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Posted on June 16, 2017
Written by Katherine Barrington, Certified Fitness Nutrition Coach
Cellulite is every woman’s worst nightmare, though it can really affect anyone after the onset of puberty. This condition which gives your thighs the appearance of cottage cheese may not be medically dangerous, but it can affect your appearance and your confidence. Keep reading to learn more about what cellulite is and what are cellulite symptoms and causes. You’ll also learn about some of the most common myths and misconceptions about cellulite.
Also known as adiposis edematosa, cellulite is a condition in which fat deposits under the skin give it a dimpled or lumpy appearance. Most noticeable on the thighs and buttocks, cellulite typically develops after puberty and affects as many as 90% of women at some point in their lives.
There are three different grades for cellulite based on cellulite symptoms – here is a brief overview:
Not only is cellulite known as adiposis edematosa, but it has also been colloquially called orange peel syndrome and cottage cheese skin. Other medical terms for cellulite include status protrusus cutis, dermapanniculosis deformans, and gynoid lipodystrophy.
Cellulite isn’t a serious medical condition, so treatment generally isn’t required. In fact, having cellulite is completely natural and the only problems it causes are aesthetic. Researchers still do not fully understand what causes cellulite, though it has something to do with the connective fibers that tether the skin to the muscle that lies beneath it. As the layer of fat between the skin and muscle grows thicker, the fat cells begin to accumulate and push against the underside of the skin, creating an uneven, dimpled surface.
Anyone can develop cellulite, though it seems to be more common in women than men. This is likely due to the fact that women tend to have more fat in their hips, buttocks, and thighs than men – these are the areas most likely to show cellulite. Cellulite can also develop as skin loses its elasticity as a result of aging. Weight gain sometimes makes cellulite more noticeable, though people who are lean can also have cellulite. There may be a genetic component to a person’s risk of developing cellulite and a sedentary lifestyle can increase your risk as well.
In addition to genetic and lifestyle factors, certain hormonal factors may contribute to a person’s risk for cellulite. For example, many women also develop cellulite during pregnancy. Though the exact details are still the subject of research, there seems to be a link between hormones like insulin, estrogen, prolactin, noradrenaline, and thyroid hormones in the production of cellulite. People who follow a high-carbohydrate diet and those who consume too much fat or salt may also have more cellulite, as can people who get too little fiber in their diet.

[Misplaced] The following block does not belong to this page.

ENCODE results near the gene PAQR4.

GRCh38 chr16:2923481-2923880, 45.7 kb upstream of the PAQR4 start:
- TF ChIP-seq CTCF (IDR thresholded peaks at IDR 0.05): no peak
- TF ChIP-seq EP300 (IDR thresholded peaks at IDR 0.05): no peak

As common as cellulite is, many people fall victim to misinformation. If you have cellulite that you want to get rid of, take the time to address some common myths and misconceptions before you start any sort of treatment.
Here are the top five myths about cellulite:
There are many natural remedies on the market that claim to reduce cellulite by cleansing the body of accumulated toxins. In reality, cellulite formation has nothing to do with toxins and everything to do with hormonal changes as well as dietary and lifestyle factors.
Living a sedentary lifestyle can increase your risk of developing cellulite and being overweight or obese might make it more noticeable. However, people who are thin and in shape can develop cellulite just as easily – it happens to people of all shapes and sizes.
While cardiovascular exercise is great for burning calories and losing weight, resistance training (or strength training) is better for toning your muscles and smoothing out your skin. A combination of cardiovascular and resistance training is best for healthy weight maintenance and cellulite reduction.
Cellulite formation isn’t just about the condition of your skin – it is also about the fat under the skin as well as the fibers that connect your skin to your muscle. Skin-firming creams that contain retinoids may temporarily reduce the appearance of cellulite but there is no hard and fast evidence to suggest that skin creams can permanently reduce cellulite.
Many people assume that liposuction, a procedure that removes or reduces fat deposits, will also help to reduce cellulite. In reality, liposuction often makes fat distribution more uneven and it may not do anything to reduce cellulite.
If you have cellulite and you’d like to get rid of it, take the time to learn about the treatment options that actually work – don’t believe everything you hear about natural remedies or miracle cures! Making healthy changes to your diet and lifestyle can help to reduce cellulite, as can certain dermatological treatments. Just be sure to talk to your doctor before making any drastic changes or starting treatment.
Cellulite Symptoms and Causes
~ Written by Katherine Barrington, Certified Fitness Nutrition Coach